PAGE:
House of Commons: Government gives no ground

Insurance lawyers’ call for the government to extend the fee cap to be imposed on PPI cases to personal injury claims ahead of the whiplash reforms fell on deaf ears this week.

The proposed cap – being introduced under the Finance Guidance and Claims Bill – would limit the fee claims management companies (CMCs) and law firms could charge on PPI cases to 20% of compensation.

CMCs specialising in PPI have warned the government that this could “destroy” their industry, while solicitors handling these cases have called to be exempt from it.

However, during Tuesday’s House of Commons debate on the bill, the government made no changes to its proposals.

Insurance law firm Keoghs said the impending cap on PPI would result in CMCs “looking to other areas to generate business” and the planned rise in the small claims for personal injury cases gave them “more of a potential market to target”.

In written evidence submitted ahead the bill’s committee stage, Keoghs said: “We have real concerns that a potential unintended consequence of proposed government reform in the personal injury space will be a growth in CMC activity which, if unfettered, could drive an increase in claims frequency and cost.

“Responsible, regulated and fee capped CMCs may be able to support access to justice.

“However, a fee cap must be set in place to control the excessive behaviours demonstrated by firms who see injured people simply as a valuable commodity and the claims process as a means to make excessive profits at the public’s expense.”

Keoghs predicted that the CMCs’ practice of charging 35%-40% of sums recovered in PPI claims would be “migrated” to personal injury claims

“Even after the government’s proposed introduction of tariffed damages, the opportunity to integrate credit hire and credit repair elements can mean that claims are worth pursuing by CMCs, particularly in the absence of a percentage fee cap.

“We believe that it is crucial to extend the fee cap for CMCs to PI claims (which should include noise induced hearing loss and holiday sickness claims). If this doesn’t happen, the absence of a cap will fuel frequency and will drive severity – it is easy to see how CMCs, on a 40% fee of damages recovered, would be incentivised to maximise damages which in turn could lead to more fraudulent behaviour in the personal injury compensation arena.”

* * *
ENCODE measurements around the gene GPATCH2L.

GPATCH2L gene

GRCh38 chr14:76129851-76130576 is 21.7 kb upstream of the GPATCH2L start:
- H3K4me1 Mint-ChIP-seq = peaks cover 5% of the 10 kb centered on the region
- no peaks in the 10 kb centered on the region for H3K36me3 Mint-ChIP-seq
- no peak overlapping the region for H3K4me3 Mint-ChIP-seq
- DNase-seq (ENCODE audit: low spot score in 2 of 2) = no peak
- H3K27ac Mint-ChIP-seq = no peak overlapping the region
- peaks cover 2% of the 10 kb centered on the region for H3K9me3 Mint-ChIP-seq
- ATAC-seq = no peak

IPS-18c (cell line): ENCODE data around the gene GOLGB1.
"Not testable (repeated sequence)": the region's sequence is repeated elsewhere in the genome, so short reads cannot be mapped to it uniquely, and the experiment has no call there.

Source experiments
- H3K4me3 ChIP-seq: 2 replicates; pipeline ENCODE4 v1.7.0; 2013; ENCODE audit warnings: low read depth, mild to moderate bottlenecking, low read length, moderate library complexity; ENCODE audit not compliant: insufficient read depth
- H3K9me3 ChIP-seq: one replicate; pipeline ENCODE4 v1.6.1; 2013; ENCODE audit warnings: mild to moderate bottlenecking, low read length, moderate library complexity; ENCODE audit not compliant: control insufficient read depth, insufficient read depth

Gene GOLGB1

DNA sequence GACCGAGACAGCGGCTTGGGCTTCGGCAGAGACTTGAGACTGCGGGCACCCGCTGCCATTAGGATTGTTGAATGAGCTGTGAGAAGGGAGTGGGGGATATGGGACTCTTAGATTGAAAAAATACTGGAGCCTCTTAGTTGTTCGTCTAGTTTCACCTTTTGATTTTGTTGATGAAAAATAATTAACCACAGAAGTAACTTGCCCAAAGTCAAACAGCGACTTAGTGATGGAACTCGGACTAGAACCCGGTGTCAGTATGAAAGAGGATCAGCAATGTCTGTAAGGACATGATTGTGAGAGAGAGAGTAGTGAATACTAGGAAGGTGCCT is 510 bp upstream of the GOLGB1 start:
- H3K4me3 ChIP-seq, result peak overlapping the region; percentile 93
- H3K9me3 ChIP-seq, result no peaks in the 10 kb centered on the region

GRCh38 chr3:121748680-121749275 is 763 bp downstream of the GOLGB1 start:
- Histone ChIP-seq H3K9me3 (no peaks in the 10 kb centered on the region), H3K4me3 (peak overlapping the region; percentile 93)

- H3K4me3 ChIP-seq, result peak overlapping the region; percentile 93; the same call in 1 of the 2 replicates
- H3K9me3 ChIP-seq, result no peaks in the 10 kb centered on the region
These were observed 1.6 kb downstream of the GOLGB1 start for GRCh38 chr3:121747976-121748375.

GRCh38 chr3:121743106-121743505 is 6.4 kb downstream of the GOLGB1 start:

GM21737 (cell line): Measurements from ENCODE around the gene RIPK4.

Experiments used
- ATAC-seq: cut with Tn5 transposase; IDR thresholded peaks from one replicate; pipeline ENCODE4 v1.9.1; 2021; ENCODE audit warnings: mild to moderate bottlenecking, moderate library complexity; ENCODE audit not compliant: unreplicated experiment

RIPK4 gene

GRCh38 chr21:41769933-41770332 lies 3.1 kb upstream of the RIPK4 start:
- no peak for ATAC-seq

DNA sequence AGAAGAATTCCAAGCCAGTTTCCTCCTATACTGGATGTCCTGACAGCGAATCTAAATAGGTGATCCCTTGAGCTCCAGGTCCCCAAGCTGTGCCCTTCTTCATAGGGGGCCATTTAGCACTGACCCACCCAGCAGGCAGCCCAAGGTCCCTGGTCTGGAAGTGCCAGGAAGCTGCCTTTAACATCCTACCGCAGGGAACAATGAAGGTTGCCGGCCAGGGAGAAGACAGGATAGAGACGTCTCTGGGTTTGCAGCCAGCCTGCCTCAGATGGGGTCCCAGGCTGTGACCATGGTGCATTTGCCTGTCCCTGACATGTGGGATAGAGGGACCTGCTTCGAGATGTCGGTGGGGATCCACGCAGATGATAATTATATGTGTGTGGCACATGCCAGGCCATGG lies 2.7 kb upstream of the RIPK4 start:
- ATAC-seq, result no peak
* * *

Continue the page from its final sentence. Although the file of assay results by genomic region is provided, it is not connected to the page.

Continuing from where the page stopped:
Keoghs added that while the government may consider that the personal injury claims portal is sufficiently straightforward for claimants to bring their own claims, “history teaches us that in a very simple PPI claims process, more than 85% of claimants used a CMC”.

Clause 27 of the bill would allow an interim cap of 20% to be imposed on CMCs and law firms handling PPI claims, in advance of the Financial Conduct Authority (FCA) taking over responsibility for claims management regulation, expected in April next year, which is only four months before the government-imposed deadline for submitting PPI claims.

Fellow defendant law firm DWF said the increase in the small claims limit for personal injury cases and the whiplash reforms could also “be effective” by April 2019.

It said that “where there is already an expectation that CMCs will have a more prevalent role in the personal injury market post reform of whiplash claims, we believe that it is now essential for a fee cap to be introduced into the personal injury sector at the current stage, before that reform is introduced”.

The PPI fees cap would apply both to CMCs and law firms. Solicitor Negar Yazdani, founder of London firm BlackLion Law, which specialises in financial claims, told MPs that law firms should not be restricted like this.

She said it would have “the unintended consequence of restricting the ability of law firms to take on complex PPI cases on behalf of the consumers”.

She explained: “Law firms can identify consumers that have an automatic right to PPI repayment, including public sector employees.

“Law firms can also identify new Plevin claims, reopen previously rejected claims and obtain non-tipping point offers, which CMCs cannot. Law firms have substantially higher costs than CMCs, to pay for qualified lawyers and take cases through the courts.”

Meanwhile, CMCs predicted that the cap would do huge damage to the industry.

Gary Nixon, owner of The PPI Team, said the proposed 20% cap would result in his company running at “a total loss of almost £1m per year”, leading to the 450 people he employed “being made unemployed immediately after the fee cap is in place”.

He said the cap would “put almost every CMC out of business”, which would be “drastically” to the detriment of consumers.

The Claims Guys agreed in their written evidence, warning that imposing the cap would “destroy the CMC market”, with “dire and far-reaching consequences for consumers across the UK”.

In its submission, the Alliance of Claims Companies said its research had found that if the cap was introduced, over two-thirds (68%) of CMCs would cut staff and almost a third (32%) would exit the market completely.


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